bzipWith3 :: ApplicativeB b => (forall a. f a -> g a -> h a -> i a) -> b f -> b g -> b h -> b i Source #

An equivalent of `zipWith3`

.

bzipWith4 :: ApplicativeB b => (forall a. f a -> g a -> h a -> i a -> j a) -> b f -> b g -> b h -> b i -> b j Source #

An equivalent of `zipWith4`

.

# Constraints and instance dictionaries

Consider the following function:

showIt ::`Show`

a =>`Maybe`

a ->`Const`

`String`

a showIt =`Const`

.`show`

We would then like to be able to do:

`bmap`

`showIt`

::`FunctorB`

b => b`Maybe`

-> b (`Const`

`String`

)

This however doesn't work because of the `(`

constraint in the
the type of `Show`

a)`showIt`

.

The `ConstraintsB`

class let us overcome this problem.

class FunctorB b => ConstraintsB (b :: (k -> *) -> *) where Source #

Instances of this class provide means to talk about constraints,
both at compile-time, using `AllB`

, and at run-time, in the form
of `Dict`

, via `baddDicts`

.

A manual definition would look like this:

data T f = A (f`Int`

) (f`String`

) | B (f`Bool`

) (f`Int`

) instance`ConstraintsB`

T where type`AllB`

c T = (c`Int`

, c`String`

, c`Bool`

)`baddDicts`

t = case t of A x y -> A (`Pair`

`Dict`

x) (`Pair`

`Dict`

y) B z w -> B (`Pair`

`Dict`

z) (`Pair`

`Dict`

w)

Now, when we given a `T f`

, if we need to use the `Show`

instance of
their fields, we can use:

`baddDicts`

:: AllB Show b => b f -> b (`Dict`

`Show`

``Product'`

f)

There is a default implementation of `ConstraintsB`

for
`Generic`

types, so in practice one will simply do:

derive instance`Generic`

(T f) instance`ConstraintsB`

T

Nothing

type AllB (c :: k -> Constraint) b :: Constraint Source #

baddDicts :: forall c f. AllB c b => b f -> b (Dict c `Product` f) Source #

baddDicts :: forall c f. (CanDeriveConstraintsB c b f, AllB c b) => b f -> b (Dict c `Product` f) Source #

## Instances

ConstraintsB (Proxy :: (k -> Type) -> Type) Source # | |

ConstraintsB (Void :: (k -> Type) -> Type) Source # | |

ConstraintsB (Unit :: (k -> Type) -> Type) Source # | |

ConstraintsB (Const a :: (k -> Type) -> Type) Source # | |

ConstraintsB b => ConstraintsB (Barbie b :: (k -> Type) -> Type) Source # | |

(ConstraintsB a, ConstraintsB b) => ConstraintsB (Sum a b :: (k -> Type) -> Type) Source # | |

(ConstraintsB a, ConstraintsB b) => ConstraintsB (Product a b :: (k -> Type) -> Type) Source # | |

(Functor f, ConstraintsB b) => ConstraintsB (Compose f b :: (k -> Type) -> Type) Source # | |

## Utility functions

bdicts :: forall c b. (ConstraintsB b, ApplicativeB b, AllB c b) => b (Dict c) Source #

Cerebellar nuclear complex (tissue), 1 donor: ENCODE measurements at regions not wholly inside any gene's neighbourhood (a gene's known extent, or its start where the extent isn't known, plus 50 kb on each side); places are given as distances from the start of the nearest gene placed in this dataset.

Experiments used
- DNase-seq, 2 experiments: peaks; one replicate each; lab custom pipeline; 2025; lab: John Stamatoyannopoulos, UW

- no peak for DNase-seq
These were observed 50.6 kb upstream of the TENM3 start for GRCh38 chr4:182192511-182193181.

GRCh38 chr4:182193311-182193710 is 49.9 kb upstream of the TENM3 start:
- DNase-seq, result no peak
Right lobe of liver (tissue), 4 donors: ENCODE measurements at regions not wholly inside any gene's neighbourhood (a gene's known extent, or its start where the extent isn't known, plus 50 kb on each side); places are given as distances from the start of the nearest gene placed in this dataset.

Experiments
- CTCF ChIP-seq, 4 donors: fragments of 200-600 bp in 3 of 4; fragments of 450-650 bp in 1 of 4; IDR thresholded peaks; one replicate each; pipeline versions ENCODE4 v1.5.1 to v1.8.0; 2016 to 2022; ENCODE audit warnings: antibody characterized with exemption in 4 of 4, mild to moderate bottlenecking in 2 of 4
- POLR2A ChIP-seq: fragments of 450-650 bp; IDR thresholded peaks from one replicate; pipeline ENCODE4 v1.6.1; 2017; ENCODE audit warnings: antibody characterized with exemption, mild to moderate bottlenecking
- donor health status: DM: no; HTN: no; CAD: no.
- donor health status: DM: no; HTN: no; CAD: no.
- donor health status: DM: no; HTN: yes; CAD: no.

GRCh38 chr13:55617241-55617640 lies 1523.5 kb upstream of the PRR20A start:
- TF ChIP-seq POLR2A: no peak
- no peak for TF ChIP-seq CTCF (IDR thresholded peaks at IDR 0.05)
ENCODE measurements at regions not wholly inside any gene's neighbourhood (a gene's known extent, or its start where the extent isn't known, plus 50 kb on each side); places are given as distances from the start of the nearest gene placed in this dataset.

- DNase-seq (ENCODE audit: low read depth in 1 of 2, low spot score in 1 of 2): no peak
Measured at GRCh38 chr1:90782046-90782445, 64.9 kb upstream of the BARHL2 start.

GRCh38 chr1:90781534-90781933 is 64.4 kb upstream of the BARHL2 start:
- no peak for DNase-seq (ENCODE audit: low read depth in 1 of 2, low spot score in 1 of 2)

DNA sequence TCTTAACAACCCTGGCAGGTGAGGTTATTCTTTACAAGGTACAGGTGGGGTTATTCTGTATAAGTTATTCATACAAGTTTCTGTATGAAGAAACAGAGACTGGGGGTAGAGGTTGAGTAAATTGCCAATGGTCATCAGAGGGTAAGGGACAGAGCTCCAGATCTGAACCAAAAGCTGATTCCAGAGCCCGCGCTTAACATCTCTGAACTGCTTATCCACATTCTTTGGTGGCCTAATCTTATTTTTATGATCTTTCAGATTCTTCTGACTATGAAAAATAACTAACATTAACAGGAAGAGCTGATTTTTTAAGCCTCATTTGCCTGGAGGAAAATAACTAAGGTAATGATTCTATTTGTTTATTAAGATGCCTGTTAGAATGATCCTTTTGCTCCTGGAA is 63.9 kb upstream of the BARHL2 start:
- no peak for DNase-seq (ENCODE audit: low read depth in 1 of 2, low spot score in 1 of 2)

Similar to `baddDicts`

but can produce the instance dictionaries
"out of the blue".

bmapC :: forall c b f g. (AllB c b, ConstraintsB b) => (forall a. c a => f a -> g a) -> b f -> b g Source #

Like `bmap`

but a constraint is allowed to be required on
each element of `b`

E.g. If all fields of `b`

are `Show`

able then you
could store each shown value in it's slot using `Const`

:

showFields :: (AllB Show b, ConstraintsB b) => b Identity -> b (Const String) showFields = bmapC @Show showField where showField :: forall a. Show a => Identity a -> Const String a showField (Identity a) = Const (show a)

bfoldMapC :: forall c b m f. (TraversableB b, ConstraintsB b, AllB c b, Monoid m) => (forall a. c a => f a -> m) -> b f -> m Source #

btraverseC :: forall c b f g e. (TraversableB b, ConstraintsB b, AllB c b, Applicative e) => (forall a. c a => f a -> e (g a)) -> b f -> e (b g) Source #

Like `btraverse`

but with a constraint on the elements of `b`

.

bpureC :: forall c f b. (AllB c b, ConstraintsB b, ApplicativeB b) => (forall a. c a => f a) -> b f Source #

Like `bpure`

but a constraint is allowed to be required on
each element of `b`

.

bzipWithC :: forall c b f g h. (AllB c b, ConstraintsB b, ApplicativeB b) => (forall a. c a => f a -> g a -> h a) -> b f -> b g -> b h Source #

Like `bzipWith`

but with a constraint on the elements of `b`

.

bzipWith3C :: forall c b f g h i. (AllB c b, ConstraintsB b, ApplicativeB b) => (forall a. c a => f a -> g a -> h a -> i a) -> b f -> b g -> b h -> b i Source #

Like `bzipWith3`

but with a constraint on the elements of `b`

.

bzipWith4C :: forall c b f g h i j. (AllB c b, ConstraintsB b, ApplicativeB b) => (forall a. c a => f a -> g a -> h a -> i a -> j a) -> b f -> b g -> b h -> b i -> b j Source #

Like `bzipWith4`

but with a constraint on the elements of `b`

.

bmempty :: forall f b. (AllBF Monoid f b, ConstraintsB b, ApplicativeB b) => b f Source #

Builds a `b f`

, by applying `mempty`

on every field of `b`

.

# Support for generic derivations

newtype Rec (p :: Type) a x Source #

## Instances

GTraversable (n :: k3) (f :: k2 -> Type) (g :: k2 -> Type) (Rec a a :: k1 -> Type) (Rec a a :: k1 -> Type) Source # | |

Defined in Barbies.Generics.Traversable | |

GConstraints n (c :: k3 -> Constraint) (f :: k2) (Rec a' a :: Type -> Type) (Rec a a :: k1 -> Type) (Rec a a :: k1 -> Type) Source # | |

Monoid x => GApplicative (n :: k3) (f :: k2 -> Type) (g :: k2 -> Type) (Rec x x :: k1 -> Type) (Rec x x :: k1 -> Type) (Rec x x :: k1 -> Type) Source # | |

GFunctor n (f :: k2 -> Type) (g :: k2 -> Type) (Rec x x :: k1 -> Type) (Rec x x :: k1 -> Type) Source # | |

repbi ~ repbb => GBare n (Rec repbi repbi :: k -> Type) (Rec repbb repbb :: k -> Type) Source # | |

type GAll n (c :: k -> Constraint) (Rec a a :: Type -> Type) Source # | |

Defined in Barbies.Generics.Constraints |